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In 2009 the Greek government admitted that the numbers it had been reporting to the European Union about its national budget deficit were artificially small. The deficit was actually huge, way larger than what the EU requires of member countries if they want to reap the benefits of being in this financial network. A benefit of being in the EU is that it makes it much easier for governments to take out large loans, because lenders trust that a member country will make good on its debts due to the security it has from being part of the union. This admission by the Greek government came at the tail end of, and was very much linked to, the global financial crisis felt here in the United States in 2008. As a result, lenders started enacting stricter borrowing rules, and Greece had to take out even more loans. By spring of 2010 it was veering towards bankruptcy, and in May of 2010 the first of three bailout agreements with the troika (International Monetary Fund, European Central Bank, and the European Commission) was reached. This bailout came with conditions, or austerity terms, that the Greek government had to agree to. These included deep budget cuts, steep tax increases, and promises to implement anti-corruption strategies and cut down on tax evasion. The second bailout came in 2012 after the recession continued to worsen. The third bailout came in summer of 2015 after a series of failed negotiations between Greece’s newly in power Syriza party and the troika, Greece defaulting on its loans, and a popular vote by the Greek people to reject the latest proposed bailout conditions.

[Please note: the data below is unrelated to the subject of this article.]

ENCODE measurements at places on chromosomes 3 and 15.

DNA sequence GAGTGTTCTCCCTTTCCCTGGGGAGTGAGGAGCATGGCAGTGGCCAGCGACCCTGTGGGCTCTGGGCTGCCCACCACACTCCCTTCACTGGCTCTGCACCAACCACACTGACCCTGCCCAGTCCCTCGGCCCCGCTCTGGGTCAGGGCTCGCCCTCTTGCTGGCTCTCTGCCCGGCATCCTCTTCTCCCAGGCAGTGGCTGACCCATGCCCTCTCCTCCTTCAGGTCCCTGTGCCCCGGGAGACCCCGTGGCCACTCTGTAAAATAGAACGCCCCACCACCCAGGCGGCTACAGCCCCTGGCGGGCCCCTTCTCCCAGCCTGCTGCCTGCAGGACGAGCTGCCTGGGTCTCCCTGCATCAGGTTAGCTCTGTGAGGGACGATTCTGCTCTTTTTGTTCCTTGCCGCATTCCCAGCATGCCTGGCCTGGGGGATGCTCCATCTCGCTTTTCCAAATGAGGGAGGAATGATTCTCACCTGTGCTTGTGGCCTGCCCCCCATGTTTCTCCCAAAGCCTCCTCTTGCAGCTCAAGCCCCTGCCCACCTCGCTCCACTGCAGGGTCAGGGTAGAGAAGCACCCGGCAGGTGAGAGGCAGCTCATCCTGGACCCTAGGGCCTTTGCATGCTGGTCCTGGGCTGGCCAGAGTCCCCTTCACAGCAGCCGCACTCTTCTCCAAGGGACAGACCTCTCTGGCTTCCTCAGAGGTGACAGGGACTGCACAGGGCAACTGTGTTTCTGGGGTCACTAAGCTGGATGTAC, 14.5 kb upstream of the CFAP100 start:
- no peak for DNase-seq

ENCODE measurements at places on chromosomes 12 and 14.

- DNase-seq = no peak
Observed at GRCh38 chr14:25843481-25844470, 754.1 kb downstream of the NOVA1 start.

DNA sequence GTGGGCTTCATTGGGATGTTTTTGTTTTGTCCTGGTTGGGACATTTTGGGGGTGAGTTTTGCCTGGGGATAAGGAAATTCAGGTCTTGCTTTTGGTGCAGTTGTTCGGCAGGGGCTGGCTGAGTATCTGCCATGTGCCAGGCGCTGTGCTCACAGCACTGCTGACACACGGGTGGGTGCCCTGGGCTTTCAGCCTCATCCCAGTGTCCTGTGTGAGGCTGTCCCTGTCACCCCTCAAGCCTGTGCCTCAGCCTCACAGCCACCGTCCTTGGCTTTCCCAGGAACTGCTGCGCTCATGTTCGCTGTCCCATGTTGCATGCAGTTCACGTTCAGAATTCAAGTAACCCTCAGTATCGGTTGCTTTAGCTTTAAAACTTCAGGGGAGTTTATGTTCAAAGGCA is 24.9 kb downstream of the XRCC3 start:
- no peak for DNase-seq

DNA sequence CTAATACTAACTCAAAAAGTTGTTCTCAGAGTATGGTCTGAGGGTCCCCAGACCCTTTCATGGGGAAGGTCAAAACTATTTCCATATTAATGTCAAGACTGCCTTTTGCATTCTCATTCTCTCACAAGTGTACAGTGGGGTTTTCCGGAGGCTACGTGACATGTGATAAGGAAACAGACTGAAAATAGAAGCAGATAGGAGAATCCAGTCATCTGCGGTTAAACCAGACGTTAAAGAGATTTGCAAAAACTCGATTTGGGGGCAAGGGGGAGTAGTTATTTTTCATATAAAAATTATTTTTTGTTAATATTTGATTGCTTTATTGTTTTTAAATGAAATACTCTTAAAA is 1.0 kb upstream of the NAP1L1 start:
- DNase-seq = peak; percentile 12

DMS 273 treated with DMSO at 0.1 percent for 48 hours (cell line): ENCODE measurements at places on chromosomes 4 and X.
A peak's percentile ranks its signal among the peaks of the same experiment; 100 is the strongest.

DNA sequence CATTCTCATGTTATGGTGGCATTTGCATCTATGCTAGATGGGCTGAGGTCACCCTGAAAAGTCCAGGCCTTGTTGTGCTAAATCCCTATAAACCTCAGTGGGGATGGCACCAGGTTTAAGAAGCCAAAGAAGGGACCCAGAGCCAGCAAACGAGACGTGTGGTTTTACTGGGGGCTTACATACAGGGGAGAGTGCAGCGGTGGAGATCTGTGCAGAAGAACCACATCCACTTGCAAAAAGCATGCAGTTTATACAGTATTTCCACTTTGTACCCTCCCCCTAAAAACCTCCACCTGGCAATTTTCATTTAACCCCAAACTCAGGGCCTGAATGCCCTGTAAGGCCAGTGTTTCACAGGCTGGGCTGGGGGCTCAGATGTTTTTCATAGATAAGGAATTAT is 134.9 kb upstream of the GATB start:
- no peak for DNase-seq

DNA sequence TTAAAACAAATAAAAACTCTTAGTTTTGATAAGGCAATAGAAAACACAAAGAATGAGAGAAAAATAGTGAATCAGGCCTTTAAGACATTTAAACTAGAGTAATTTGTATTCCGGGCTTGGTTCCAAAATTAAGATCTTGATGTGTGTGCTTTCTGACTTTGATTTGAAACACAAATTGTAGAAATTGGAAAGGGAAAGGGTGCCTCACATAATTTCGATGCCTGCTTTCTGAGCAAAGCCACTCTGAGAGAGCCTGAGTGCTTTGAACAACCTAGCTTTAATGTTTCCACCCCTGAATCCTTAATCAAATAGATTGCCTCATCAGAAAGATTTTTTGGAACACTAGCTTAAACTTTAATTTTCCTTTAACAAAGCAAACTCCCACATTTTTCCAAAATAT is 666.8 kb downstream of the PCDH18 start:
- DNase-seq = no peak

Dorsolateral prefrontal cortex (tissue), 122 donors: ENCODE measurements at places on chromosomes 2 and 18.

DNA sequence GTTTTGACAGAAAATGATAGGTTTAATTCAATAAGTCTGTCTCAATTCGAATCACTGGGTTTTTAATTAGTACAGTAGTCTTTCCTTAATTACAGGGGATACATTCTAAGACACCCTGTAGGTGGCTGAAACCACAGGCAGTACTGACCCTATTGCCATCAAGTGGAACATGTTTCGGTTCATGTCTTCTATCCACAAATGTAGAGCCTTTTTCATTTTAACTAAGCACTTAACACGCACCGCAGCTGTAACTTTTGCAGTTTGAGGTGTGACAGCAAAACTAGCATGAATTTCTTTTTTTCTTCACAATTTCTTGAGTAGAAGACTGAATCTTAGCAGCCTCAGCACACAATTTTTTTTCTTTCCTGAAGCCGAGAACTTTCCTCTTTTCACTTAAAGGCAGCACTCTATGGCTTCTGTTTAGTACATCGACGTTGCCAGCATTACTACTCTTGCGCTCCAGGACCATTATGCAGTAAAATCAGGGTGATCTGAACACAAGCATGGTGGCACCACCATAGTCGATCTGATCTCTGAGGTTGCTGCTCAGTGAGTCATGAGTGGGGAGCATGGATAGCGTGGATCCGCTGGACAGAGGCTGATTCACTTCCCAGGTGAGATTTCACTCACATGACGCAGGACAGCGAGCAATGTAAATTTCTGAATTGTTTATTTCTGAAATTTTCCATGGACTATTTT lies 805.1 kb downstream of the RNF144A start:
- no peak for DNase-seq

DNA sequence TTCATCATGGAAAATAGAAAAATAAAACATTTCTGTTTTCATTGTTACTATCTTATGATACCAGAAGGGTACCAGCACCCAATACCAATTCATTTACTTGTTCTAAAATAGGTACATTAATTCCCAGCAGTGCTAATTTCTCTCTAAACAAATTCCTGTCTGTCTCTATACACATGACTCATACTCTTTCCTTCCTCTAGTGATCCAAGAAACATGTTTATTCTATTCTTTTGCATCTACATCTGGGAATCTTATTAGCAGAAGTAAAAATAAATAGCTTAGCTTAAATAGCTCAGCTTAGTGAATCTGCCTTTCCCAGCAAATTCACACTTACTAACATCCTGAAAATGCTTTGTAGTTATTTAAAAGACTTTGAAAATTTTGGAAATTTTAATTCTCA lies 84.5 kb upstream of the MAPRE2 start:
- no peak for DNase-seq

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The public health crisis in Greece and its ties to a failing economy, CWIC, College within a College, Thomas Jefferson University, Jefferson College of Population Health, Sidney Kimmel Medical School


International Public Health | Public Health

The public health crisis in Greece and its ties to a failing economy